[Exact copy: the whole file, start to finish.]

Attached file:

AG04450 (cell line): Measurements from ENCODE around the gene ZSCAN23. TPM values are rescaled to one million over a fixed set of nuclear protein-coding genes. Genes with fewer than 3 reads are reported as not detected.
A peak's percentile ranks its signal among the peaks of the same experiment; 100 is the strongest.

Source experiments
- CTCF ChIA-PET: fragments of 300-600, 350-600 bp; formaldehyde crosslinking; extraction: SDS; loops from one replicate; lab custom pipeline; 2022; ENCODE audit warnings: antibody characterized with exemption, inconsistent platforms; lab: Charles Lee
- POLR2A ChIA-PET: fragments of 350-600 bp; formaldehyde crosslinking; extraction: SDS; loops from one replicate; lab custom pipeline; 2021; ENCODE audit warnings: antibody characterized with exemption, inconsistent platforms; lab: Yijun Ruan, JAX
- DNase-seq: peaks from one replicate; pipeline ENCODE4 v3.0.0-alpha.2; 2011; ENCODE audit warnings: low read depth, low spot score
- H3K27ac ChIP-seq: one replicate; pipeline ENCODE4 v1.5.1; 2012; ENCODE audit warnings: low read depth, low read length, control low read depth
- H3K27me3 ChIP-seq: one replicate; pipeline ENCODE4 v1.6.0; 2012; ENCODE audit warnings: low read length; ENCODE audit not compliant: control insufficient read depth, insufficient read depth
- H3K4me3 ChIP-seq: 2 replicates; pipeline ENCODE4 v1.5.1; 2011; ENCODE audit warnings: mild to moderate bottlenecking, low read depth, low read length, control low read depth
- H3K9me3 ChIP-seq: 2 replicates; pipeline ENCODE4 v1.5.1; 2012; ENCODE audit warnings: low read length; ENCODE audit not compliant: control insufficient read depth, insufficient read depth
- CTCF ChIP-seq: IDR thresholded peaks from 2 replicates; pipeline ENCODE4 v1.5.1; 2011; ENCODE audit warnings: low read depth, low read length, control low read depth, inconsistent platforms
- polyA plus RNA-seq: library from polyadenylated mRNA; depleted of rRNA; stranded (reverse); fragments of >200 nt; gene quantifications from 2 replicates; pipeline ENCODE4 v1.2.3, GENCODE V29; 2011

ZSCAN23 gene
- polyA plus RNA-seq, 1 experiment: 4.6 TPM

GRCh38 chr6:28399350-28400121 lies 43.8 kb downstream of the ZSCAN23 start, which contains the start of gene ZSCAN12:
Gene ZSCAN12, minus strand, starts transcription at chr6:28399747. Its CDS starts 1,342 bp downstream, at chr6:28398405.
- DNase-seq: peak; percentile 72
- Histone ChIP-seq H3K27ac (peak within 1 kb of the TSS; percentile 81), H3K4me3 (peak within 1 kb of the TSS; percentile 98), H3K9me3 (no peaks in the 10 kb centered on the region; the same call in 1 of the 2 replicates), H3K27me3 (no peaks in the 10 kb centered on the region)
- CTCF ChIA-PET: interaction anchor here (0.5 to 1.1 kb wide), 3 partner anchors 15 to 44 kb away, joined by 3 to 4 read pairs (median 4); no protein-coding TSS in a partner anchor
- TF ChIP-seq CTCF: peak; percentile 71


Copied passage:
AG04450 (cell line): Measurements from ENCODE around the gene ZSCAN23. TPM values are rescaled to one million over a fixed set of nuclear protein-coding genes. Genes with fewer than 3 reads are reported as not detected.
A peak's percentile ranks its signal among the peaks of the same experiment; 100 is the strongest.

Source experiments
- CTCF ChIA-PET: fragments of 300-600, 350-600 bp; formaldehyde crosslinking; extraction: SDS; loops from one replicate; lab custom pipeline; 2022; ENCODE audit warnings: antibody characterized with exemption, inconsistent platforms; lab: Charles Lee
- POLR2A ChIA-PET: fragments of 350-600 bp; formaldehyde crosslinking; extraction: SDS; loops from one replicate; lab custom pipeline; 2021; ENCODE audit warnings: antibody characterized with exemption, inconsistent platforms; lab: Yijun Ruan, JAX
- DNase-seq: peaks from one replicate; pipeline ENCODE4 v3.0.0-alpha.2; 2011; ENCODE audit warnings: low read depth, low spot score
- H3K27ac ChIP-seq: one replicate; pipeline ENCODE4 v1.5.1; 2012; ENCODE audit warnings: low read depth, low read length, control low read depth
- H3K27me3 ChIP-seq: one replicate; pipeline ENCODE4 v1.6.0; 2012; ENCODE audit warnings: low read length; ENCODE audit not compliant: control insufficient read depth, insufficient read depth
- H3K4me3 ChIP-seq: 2 replicates; pipeline ENCODE4 v1.5.1; 2011; ENCODE audit warnings: mild to moderate bottlenecking, low read depth, low read length, control low read depth
- H3K9me3 ChIP-seq: 2 replicates; pipeline ENCODE4 v1.5.1; 2012; ENCODE audit warnings: low read length; ENCODE audit not compliant: control insufficient read depth, insufficient read depth
- CTCF ChIP-seq: IDR thresholded peaks from 2 replicates; pipeline ENCODE4 v1.5.1; 2011; ENCODE audit warnings: low read depth, low read length, control low read depth, inconsistent platforms
- polyA plus RNA-seq: library from polyadenylated mRNA; depleted of rRNA; stranded (reverse); fragments of >200 nt; gene quantifications from 2 replicates; pipeline ENCODE4 v1.2.3, GENCODE V29; 2011

ZSCAN23 gene
- polyA plus RNA-seq, 1 experiment: 4.6 TPM

GRCh38 chr6:28399350-28400121 lies 43.8 kb downstream of the ZSCAN23 start, which contains the start of gene ZSCAN12:
Gene ZSCAN12, minus strand, starts transcription at chr6:28399747. Its CDS starts 1,342 bp downstream, at chr6:28398405.
- DNase-seq: peak; percentile 72
- Histone ChIP-seq H3K27ac (peak within 1 kb of the TSS; percentile 81), H3K4me3 (peak within 1 kb of the TSS; percentile 98), H3K9me3 (no peaks in the 10 kb centered on the region; the same call in 1 of the 2 replicates), H3K27me3 (no peaks in the 10 kb centered on the region)
- CTCF ChIA-PET: interaction anchor here (0.5 to 1.1 kb wide), 3 partner anchors 15 to 44 kb away, joined by 3 to 4 read pairs (median 4); no protein-coding TSS in a partner anchor
- TF ChIP-seq CTCF: peak; percentile 71